Guest post. This post is part of series of posts written by my sport management students and is cross-posted on the UMass Center for Spectator Sport Research blog. The authors of this post are Lilah Brown, Dan Hatman, Oleg Kamenetsky, Miha Kline, Ariel Weisman.
To put the current negotiations in perspective you need to look at the last 20 years. The Reggie White vs NFL antitrust case led to NFL players gaining free agency, while the owners gained a salary cap and floor. The salary floor was based on the players having access to 58% of broadcasting and attendance revenue. Subsequent renegotiations of the CBA led to increases in minimum salaries and increased contributions to pensions and 401K’s. In 2006, the owners’ in-fighting over revenue sharing allowed the NFLPA to gain tremendous leverage in the negotiation. This led to the players gaining access to 59.5% of ALL football revenues. In 2008, the owners opted out of the CBA saying that the 2006 agreement increased salaries to the point that the owners felt they were not making the same profits.
The owners said after opting out that they wanted to renegotiate the CBA with an 18% revenue exemption that the players would not have access to. The NFLPA expressed concerns over justifying this cut, when NFL teams average $31 million in profit.
The NFLPA has said publicly that they have no intention of accepting an 18% pay cut and are preparing for a lockout in 2011. To protect the players, the NFLPA has saved $200 million as a lockout fund by increasing dues by $5,000 per player and the players signing over their royalties from group licensing rights to the NFLPA. From this fund, the NFLPA hopes to pay each player $60,000 in 2011 if a lockout occurs. The NFLPA has made their perspectives public, hoping fans and lawmakers put pressure on the owners to lower their demands. One such strategy is to remind the public that the NFL is a non-profit and does not pay taxes on its $8 billion of revenue. Another move has been to highlight the NFL’s reluctance to open its books to the NFLPA or the public in order to prove that they are actually hurting financially.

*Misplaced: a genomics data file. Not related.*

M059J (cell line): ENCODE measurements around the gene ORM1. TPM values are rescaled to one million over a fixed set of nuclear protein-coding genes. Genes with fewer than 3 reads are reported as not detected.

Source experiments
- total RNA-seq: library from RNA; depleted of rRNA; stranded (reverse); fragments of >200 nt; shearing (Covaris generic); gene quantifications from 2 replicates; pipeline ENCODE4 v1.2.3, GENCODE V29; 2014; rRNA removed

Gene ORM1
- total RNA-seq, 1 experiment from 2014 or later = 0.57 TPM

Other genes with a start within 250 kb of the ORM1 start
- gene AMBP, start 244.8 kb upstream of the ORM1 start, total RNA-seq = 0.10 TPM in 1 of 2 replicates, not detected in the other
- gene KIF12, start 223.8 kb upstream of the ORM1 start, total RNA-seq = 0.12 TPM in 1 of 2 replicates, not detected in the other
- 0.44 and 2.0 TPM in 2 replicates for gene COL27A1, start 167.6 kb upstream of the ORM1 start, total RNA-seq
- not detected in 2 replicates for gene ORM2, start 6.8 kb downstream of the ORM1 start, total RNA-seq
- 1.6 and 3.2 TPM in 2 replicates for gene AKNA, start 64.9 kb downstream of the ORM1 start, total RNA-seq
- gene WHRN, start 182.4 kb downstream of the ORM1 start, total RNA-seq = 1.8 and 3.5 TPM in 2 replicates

The NFL owners have countered many of these points. The NFL argued that their non-profit status should remain as they do not collect the $8 billion in revenues, but rather pass those profits on to the 32 teams, who in turn, pay taxes on that money. Furthermore, several NFL owners have made multi-million dollar investments into new stadiums to grow revenues for both owners and players. The owners want players to contribute to these projects and share in their risk. The NFL also clarified the 18% cut. This would not be a straight 18% reduction in player salaries, but rather the NFL would take 18% of the total pie, before revenue sharing, to cover operating expenses. The remaining 82% would be shared with 60% going to the players and 40% going to the owners. The players would end up only seeing around 5% less than they currently do and the owners argue that this 18% ($1.4 billion) would be used to grow league revenues, allowing for higher player salaries in the future.
As fans, we see this as an argument between millionaires and billionaires but this potential lockout also impacts local government (less tax revenue), corporate sponsors (less funding), stadium development (suspended), NFL employees in both the league and team offices, coaches, transportation groups, and stadium & media employees (unemployment).
Scheduled sponsorship revenue for the 2011-2012 season
|Other sponsorship discounts||$125|
|Potential league-wide losses||$952.5|